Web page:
Syrah was a focal point at Wine Speak 2018 and we now continue the discussion with a new trio of Syrah champions. We will delve into Syrah’s place in the New World and experience different expressions of the variety. The idea is to generate a better understanding of what Syrah can be in different parts of California, grown on varying soils and made with different techniques. The sharing continues with this second chapter of “What Syrah Can Be.”
Bob Lindquist, Qupe – Central Coast
Bob is an iconic, long-time Syrah maestro who has been working with this grape variety in California since the 1980s. He helped show the world that Syrah could produce something unique and special in sandy loam soils and in the cool climate of Bien Nacido Vineyard. Over the years, he stayed true to his beliefs and vision, making ethereal, well textured and balanced renditions rather than the more en vogue ripe, hedonistic and therefore higher-scoring versions. A very respected wine writer recently tasted the 1987 Qupe Syrah and noted that it was one of the best wines he had had in recent years. Imagine how much knowledge and experience Bob has to offer.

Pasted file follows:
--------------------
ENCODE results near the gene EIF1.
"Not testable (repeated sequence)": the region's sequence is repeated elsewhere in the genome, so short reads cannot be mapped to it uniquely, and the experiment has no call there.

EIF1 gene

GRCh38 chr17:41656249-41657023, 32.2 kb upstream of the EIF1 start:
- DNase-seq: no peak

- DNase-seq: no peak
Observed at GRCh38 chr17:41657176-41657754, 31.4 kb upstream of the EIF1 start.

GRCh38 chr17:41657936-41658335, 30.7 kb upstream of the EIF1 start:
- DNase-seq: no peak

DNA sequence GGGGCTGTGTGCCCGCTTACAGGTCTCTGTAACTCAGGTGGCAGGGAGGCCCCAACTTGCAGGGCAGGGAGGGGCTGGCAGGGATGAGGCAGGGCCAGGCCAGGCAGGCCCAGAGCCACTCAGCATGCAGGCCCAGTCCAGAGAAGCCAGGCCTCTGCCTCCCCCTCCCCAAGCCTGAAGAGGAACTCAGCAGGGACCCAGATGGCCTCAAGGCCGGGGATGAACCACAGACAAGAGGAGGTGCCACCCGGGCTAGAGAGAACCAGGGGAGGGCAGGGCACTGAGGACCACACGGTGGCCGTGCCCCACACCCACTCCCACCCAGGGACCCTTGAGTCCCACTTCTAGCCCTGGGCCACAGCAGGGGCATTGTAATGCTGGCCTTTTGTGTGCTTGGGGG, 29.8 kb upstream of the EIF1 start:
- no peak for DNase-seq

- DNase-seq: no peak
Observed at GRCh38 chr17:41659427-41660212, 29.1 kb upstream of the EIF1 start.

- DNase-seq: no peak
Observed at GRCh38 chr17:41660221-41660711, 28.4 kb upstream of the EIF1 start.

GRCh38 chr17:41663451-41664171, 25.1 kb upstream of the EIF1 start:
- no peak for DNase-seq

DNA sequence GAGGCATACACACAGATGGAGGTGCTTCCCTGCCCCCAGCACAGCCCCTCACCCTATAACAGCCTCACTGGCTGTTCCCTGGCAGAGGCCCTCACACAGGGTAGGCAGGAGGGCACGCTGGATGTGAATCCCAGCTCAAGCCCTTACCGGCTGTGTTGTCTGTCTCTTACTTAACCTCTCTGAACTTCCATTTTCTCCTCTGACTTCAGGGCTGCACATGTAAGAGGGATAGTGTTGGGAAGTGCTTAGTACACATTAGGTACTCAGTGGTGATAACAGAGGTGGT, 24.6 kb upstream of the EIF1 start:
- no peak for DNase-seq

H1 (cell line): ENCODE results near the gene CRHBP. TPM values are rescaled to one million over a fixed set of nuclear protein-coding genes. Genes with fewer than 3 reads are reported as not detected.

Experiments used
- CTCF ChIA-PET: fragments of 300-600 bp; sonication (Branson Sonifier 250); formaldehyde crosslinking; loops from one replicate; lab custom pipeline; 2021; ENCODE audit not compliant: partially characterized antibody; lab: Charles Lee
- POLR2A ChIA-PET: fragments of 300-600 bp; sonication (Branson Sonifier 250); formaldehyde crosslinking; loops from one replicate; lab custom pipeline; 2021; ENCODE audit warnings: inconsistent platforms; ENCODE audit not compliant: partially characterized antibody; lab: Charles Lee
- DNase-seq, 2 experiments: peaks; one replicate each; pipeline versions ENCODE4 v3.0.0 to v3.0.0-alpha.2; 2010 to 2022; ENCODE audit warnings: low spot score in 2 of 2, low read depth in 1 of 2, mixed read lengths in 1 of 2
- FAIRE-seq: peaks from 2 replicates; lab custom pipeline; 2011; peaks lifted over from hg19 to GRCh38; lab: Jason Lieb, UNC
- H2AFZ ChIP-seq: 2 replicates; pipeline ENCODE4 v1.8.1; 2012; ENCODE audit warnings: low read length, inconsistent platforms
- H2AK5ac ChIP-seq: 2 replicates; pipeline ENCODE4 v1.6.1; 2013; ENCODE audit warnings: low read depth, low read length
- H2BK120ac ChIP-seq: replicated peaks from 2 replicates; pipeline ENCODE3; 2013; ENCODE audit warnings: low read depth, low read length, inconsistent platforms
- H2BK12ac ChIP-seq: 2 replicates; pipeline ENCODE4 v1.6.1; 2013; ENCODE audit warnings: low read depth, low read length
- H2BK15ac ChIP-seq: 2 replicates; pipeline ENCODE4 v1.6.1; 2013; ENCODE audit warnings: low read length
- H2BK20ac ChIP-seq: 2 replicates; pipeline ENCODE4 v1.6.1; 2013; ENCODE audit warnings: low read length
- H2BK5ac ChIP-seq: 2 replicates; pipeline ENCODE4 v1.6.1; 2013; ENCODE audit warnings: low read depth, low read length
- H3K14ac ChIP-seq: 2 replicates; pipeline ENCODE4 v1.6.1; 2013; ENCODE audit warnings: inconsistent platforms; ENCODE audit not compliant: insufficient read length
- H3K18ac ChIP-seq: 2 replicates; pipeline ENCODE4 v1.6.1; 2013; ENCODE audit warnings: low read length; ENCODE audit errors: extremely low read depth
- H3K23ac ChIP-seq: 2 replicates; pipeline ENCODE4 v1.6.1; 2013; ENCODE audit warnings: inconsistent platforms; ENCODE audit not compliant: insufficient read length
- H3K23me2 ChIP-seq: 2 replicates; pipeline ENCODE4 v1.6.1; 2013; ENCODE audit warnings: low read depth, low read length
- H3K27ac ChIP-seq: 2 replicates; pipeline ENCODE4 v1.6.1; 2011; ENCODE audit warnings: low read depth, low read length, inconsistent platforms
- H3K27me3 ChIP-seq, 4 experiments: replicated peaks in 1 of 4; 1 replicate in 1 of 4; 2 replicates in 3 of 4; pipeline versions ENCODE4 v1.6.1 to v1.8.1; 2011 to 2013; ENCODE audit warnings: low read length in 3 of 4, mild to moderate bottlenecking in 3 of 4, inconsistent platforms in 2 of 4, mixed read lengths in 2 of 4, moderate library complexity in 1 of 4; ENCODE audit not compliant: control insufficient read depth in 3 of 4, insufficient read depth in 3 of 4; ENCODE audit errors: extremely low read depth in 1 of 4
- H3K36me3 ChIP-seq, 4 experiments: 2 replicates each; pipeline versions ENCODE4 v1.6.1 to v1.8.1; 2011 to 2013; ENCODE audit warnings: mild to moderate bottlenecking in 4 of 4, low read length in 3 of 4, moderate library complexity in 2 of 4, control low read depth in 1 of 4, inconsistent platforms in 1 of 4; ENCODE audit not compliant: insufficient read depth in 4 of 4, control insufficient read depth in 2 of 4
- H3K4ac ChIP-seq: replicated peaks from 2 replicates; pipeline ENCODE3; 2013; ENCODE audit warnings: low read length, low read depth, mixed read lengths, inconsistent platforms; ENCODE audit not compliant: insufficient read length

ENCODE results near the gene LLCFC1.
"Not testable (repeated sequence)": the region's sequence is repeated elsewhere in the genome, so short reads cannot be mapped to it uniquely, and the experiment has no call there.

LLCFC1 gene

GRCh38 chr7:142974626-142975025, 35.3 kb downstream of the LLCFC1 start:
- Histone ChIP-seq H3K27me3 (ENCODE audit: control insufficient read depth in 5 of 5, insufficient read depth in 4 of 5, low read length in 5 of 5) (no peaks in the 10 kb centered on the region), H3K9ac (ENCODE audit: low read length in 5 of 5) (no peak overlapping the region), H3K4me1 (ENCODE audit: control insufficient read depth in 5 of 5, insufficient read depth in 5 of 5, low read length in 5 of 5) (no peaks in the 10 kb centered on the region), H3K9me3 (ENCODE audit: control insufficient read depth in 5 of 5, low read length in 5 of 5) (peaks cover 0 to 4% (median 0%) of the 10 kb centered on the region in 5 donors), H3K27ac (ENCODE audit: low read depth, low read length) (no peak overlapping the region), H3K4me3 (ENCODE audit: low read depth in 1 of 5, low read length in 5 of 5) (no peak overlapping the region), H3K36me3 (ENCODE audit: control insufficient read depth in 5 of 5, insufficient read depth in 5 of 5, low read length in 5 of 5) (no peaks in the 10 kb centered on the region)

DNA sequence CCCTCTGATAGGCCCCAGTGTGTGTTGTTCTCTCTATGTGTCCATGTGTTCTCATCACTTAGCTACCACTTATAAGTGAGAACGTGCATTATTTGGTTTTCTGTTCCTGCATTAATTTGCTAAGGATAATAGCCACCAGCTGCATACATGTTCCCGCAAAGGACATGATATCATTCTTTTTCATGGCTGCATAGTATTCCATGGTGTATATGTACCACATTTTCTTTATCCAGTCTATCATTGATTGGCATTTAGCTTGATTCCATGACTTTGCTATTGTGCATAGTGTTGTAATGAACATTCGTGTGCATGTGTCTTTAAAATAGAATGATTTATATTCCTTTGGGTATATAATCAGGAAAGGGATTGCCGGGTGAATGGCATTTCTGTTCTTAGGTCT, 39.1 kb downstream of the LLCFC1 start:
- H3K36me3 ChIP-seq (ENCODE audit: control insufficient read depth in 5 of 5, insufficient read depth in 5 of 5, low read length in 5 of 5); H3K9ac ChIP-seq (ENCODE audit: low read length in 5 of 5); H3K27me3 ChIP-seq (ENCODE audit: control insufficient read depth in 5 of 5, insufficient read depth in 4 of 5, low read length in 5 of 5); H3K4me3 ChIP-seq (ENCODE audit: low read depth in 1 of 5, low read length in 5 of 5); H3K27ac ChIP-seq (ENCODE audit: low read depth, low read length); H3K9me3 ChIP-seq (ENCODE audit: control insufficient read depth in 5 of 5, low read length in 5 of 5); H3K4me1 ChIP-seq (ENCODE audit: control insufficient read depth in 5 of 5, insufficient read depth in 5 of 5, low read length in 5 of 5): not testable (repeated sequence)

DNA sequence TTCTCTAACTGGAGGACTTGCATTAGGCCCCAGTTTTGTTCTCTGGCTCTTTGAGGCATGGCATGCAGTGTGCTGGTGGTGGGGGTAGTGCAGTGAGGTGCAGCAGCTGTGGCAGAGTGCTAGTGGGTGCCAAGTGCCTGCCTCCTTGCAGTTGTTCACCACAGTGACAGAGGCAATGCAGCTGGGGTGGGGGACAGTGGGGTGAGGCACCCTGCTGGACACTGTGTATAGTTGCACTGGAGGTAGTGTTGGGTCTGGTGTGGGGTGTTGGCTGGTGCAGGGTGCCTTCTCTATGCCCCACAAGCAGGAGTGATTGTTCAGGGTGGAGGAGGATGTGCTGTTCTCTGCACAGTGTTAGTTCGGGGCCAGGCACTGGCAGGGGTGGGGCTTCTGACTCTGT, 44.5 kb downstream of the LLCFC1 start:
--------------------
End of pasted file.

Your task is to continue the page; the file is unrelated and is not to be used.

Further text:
Pax Mahle, Pax Mahle Wines – Sonoma
Pax is one of the New Age winemaking prodigies who will shed light on what Syrah can be. His inaugural bottling, the 1997 Syrah “Alder Springs,” was a big, rich hillside Syrah and subsequent bottlings and vintages made Pax Wine Cellars a smash hit. The high scores were perennially rolling in and demand skyrocketed. His Syrahs have since been more transparent, restrained and balanced. Here is our chance to hear this brilliant and talented winemaker’s story both in the vineyard and the winery. “We create honest wines—unadulterated products of time and space that are meant to be consumed enthusiastically and often,” he says.
Jason Drew, Drew Wines – Mendocino Ridge
When we first met Jason, he was the associate winemaker at Babcock, down in what is now called Sta. Rita Hills. “The toughest thing for me when I was down there was to make a wine that had restraint,” he says. So he and wife Molly turned their attention northward. In 2004, they found an old 26-acre apple orchard on a 1,200-foot-elevation ridgetop in Elk, less than four miles from the ocean. He has now found his spot and produces mainly Syrah and Pinot Noir from various single vineyards in his area while waiting for his own estate plantings to come on line. His views on Santa Barbara, Sonoma Coast, Mendocino Ridge, Anderson Valley—the vines, soils, aspects, wind—should be quite insightful.